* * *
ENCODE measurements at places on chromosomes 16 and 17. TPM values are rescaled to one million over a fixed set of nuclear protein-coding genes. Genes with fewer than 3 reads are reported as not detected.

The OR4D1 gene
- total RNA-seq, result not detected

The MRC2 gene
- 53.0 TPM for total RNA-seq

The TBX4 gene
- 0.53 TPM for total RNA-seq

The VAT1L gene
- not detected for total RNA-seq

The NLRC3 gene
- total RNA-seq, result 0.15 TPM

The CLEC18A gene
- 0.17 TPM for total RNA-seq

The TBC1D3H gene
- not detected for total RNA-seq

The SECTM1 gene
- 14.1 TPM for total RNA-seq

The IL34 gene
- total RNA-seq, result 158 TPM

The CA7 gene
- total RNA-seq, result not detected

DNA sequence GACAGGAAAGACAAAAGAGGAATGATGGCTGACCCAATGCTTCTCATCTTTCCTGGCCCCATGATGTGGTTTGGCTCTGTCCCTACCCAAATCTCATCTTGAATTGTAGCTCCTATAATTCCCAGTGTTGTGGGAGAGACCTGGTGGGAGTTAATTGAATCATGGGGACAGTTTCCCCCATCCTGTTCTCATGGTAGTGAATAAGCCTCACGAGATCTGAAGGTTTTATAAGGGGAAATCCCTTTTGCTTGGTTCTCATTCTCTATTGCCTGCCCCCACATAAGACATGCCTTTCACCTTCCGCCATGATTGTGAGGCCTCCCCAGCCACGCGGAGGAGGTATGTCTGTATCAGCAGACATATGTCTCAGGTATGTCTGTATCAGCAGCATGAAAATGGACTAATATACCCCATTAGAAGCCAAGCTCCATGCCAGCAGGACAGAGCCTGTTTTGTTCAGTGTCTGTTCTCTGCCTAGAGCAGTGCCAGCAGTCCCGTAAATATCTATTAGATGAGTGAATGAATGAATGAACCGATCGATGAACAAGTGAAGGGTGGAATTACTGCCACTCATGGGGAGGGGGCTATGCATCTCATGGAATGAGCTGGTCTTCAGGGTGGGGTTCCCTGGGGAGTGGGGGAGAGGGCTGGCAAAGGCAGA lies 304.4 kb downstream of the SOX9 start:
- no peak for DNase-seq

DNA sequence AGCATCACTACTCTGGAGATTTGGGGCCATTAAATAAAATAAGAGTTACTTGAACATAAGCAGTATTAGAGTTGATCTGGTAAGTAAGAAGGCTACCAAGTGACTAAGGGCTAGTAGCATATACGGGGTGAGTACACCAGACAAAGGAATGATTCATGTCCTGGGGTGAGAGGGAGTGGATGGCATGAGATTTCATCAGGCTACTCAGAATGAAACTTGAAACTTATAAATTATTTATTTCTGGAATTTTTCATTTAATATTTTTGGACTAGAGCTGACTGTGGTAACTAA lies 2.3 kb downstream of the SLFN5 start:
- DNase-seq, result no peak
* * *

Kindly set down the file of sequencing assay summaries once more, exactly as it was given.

ENCODE measurements at places on chromosomes 16 and 17. TPM values are rescaled to one million over a fixed set of nuclear protein-coding genes. Genes with fewer than 3 reads are reported as not detected.

The OR4D1 gene
- total RNA-seq, result not detected

The MRC2 gene
- 53.0 TPM for total RNA-seq

The TBX4 gene
- 0.53 TPM for total RNA-seq

The VAT1L gene
- not detected for total RNA-seq

The NLRC3 gene
- total RNA-seq, result 0.15 TPM

The CLEC18A gene
- 0.17 TPM for total RNA-seq

The TBC1D3H gene
- not detected for total RNA-seq

The SECTM1 gene
- 14.1 TPM for total RNA-seq

The IL34 gene
- total RNA-seq, result 158 TPM

The CA7 gene
- total RNA-seq, result not detected

DNA sequence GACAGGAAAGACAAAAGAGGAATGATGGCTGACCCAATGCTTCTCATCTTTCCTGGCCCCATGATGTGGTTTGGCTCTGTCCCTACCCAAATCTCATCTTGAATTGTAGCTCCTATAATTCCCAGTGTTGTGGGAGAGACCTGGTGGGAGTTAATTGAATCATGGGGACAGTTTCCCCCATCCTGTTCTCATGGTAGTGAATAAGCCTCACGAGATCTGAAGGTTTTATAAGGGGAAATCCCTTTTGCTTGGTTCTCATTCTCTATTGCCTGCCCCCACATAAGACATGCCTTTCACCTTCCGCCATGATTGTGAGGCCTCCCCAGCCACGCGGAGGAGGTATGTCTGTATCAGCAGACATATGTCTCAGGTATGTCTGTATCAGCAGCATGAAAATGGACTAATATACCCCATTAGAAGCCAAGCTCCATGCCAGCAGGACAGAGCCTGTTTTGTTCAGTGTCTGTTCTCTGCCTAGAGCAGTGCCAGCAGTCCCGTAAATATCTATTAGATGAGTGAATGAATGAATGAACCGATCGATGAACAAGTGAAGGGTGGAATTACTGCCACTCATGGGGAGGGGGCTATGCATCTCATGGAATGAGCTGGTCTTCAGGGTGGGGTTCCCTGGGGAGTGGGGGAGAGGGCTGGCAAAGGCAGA lies 304.4 kb downstream of the SOX9 start:
- no peak for DNase-seq

DNA sequence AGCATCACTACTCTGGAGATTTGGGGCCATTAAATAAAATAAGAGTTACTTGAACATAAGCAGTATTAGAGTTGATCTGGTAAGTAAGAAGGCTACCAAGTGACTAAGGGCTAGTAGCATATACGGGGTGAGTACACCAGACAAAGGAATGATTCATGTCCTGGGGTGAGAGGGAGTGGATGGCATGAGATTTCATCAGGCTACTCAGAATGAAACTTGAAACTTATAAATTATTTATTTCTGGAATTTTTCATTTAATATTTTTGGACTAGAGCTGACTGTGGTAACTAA lies 2.3 kb downstream of the SLFN5 start:
- DNase-seq, result no peak